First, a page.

David Cage was nervous last Saturday night. And with good reason. There he was, about to unveil a sizable chunk of Beyond: Two Souls in front of a packed house at the prestigious Tribeca Film Festival. This was only the second time that a video game was shown at the annual celebration of cinema founded by Robert DeNiro. (Rockstar showed L.A. Noire at the festival a few years ago.) So, yes, it was a big deal.
Over the next half-hour, gameplay footage — it wasn't clear whether this was being played live or was pre-recorded — showed a segment of the game where Beyond heroine Jodie Holmes was living on the street. After a grim sequence where she stumbles around in a blizzard and passes out, Jodie wakes up in an abandoned warehouse after being rescued by a homeless man.
You can see what happens in the entire 35-minute preview from Tribeca above. I'll list some highlights if you don’t watch the whole thing. Early on, an emotionally spent Jodie tries to kill herself.
Aiden — the disembodied essence that players can control and that Jodie communicates with — stops her. Later on, Jodie begs for change and gets harassed by a jerk on the street who offers to give her $US10 "to go 'round back". After her first day on the street comes to an end, she meets Tuesday, a pregnant woman squatting with the other homeless people in the warehouse. Tuesday hadn't felt baby kick in days but Jodie assured her — with some help from Aiden, it seemed — that the baby was still alive. And, just before the climax of the demo that was shown, Jodie helps deliver that baby.
Begging for spare change. Delivering babies. These are not the kinds of things that you do in most big-budget video games. On one hand, it seems like Beyond is telling a somewhat conventional genre fiction story about a young girl with special talents who winds up working for the military. Those are tropes we've seen before.
The chunk of Beyond shown at the screening did have combat sequences, dialogue decisions, environmental puzzle-solving and other elements that feel typical to, say, a Halo or Uncharted title. But that just makes the more realistic elements stand out more. "I was interested in putting you in the shoes of someone living in the streets," Cage told me. "This is something that some films have done before but very few games try that. I think it's important to do it in games because you actually can experience much more of what it means, because it's you, you're in control and you lead that. We just saw one walk-thru, one possibility, but there are many ways you can play this scene and see different aspects of living in the street."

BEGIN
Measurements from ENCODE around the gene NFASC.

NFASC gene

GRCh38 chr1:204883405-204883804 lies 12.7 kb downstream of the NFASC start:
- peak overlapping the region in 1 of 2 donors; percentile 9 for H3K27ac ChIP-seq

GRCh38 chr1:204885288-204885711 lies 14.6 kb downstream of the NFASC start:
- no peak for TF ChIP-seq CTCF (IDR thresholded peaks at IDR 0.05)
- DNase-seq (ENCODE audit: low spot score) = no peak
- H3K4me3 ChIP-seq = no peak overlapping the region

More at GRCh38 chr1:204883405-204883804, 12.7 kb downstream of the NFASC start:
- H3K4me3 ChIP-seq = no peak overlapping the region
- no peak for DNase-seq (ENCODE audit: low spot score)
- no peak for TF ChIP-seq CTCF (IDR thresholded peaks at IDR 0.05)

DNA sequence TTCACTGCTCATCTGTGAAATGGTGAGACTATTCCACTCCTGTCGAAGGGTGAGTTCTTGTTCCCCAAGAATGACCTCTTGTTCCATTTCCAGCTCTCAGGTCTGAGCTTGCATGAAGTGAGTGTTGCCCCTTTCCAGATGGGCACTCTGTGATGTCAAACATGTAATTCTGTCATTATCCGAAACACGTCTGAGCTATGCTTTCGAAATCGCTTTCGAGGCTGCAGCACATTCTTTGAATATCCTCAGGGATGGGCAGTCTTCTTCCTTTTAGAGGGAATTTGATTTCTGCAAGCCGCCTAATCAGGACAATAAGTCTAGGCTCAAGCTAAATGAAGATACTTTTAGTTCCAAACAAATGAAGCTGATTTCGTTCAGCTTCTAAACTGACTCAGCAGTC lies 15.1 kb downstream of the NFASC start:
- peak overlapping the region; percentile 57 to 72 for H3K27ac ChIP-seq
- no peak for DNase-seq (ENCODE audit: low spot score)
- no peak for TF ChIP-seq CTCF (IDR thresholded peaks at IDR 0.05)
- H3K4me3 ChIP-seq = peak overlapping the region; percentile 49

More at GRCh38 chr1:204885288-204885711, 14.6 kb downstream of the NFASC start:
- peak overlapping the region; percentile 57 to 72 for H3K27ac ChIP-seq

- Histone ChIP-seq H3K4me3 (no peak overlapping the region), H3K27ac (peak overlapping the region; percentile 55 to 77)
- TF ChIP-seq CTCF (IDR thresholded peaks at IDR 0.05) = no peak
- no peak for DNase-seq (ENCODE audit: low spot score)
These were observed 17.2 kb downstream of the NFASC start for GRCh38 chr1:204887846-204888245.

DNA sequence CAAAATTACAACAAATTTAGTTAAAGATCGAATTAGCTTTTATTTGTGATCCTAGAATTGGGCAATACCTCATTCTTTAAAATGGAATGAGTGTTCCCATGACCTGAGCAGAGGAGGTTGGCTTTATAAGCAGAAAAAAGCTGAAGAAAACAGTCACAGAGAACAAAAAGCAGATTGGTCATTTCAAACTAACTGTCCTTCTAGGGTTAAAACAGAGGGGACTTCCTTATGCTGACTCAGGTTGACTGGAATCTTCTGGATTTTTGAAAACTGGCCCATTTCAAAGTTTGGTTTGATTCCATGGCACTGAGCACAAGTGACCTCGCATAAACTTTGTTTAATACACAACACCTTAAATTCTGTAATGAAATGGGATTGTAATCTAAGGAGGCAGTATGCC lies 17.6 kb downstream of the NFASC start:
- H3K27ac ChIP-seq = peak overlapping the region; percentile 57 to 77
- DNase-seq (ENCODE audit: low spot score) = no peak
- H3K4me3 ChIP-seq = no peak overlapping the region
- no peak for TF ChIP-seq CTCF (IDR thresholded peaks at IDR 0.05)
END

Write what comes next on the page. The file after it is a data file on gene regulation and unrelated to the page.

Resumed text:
I asked Cage if he had any concerns about portraying people who are achingly poor and on the fringes of society. Did he worry about any kind of backlash? "These are not the kind of questions that I ask myself when I write," he answered. "I write things that move me. You don’t even have the choice of what you’re writing. You write what you need to write." So why did he need to write that scene?
"I don’t know," he began. "Because I've been moved many times by the people living in the street and the indifference around them, and how difficult it is to live outside. One of the strong memories that I have about that was actually in New York. I was here 20 or 25 years ago, and I saw that it was really cold. Incredibly cold. It was minus 40 degrees Celsius."
"I had a big coat and I was still really cold. I saw a woman with a kid and she was in the street and she didn't have my big coat," he continued. "It was freezing cold. These are the kinds of images that haunt you for the rest of your life. You really wonder what happened to her and her kid, if they even survived. This is why you need to write these kind of things."
"I was interested in putting you in the shoes of someone living in the streets."
And the childbirth scene? "When you write, your first audience is yourself. I'm not the first one to say this," he told me. "You try to create a very unique moment, something that will be strong and emotional and moving. If it works for you as the first audience, you always hope that it's going to work for others, too. We had a very strong response from the people who saw this part of the game, and they said how emotional and moving it is. This is really what I'm looking for."
"You try to create a very unique moment, something that will be strong and emotional and moving."
If you've been following the promotion around Beyond, then you might have noticed that it's not going to be as sprawling as Heavy Rain. In that game, you would pass the story along to another character depending on various choices and events. But, Cage told me that players will control Jodie and Aiden all the way through. "I was fascinated by telling the story of someone through 15 years in their life — as a kid, as a teenager, as an adult — and seeing how the different events in her life would make her who she becomes. At the same time, there's Aiden, who's this continuing presence. You play Jodi at different ages. so she looks different. She moves differently and talks differently. She has access to different things in different situations.”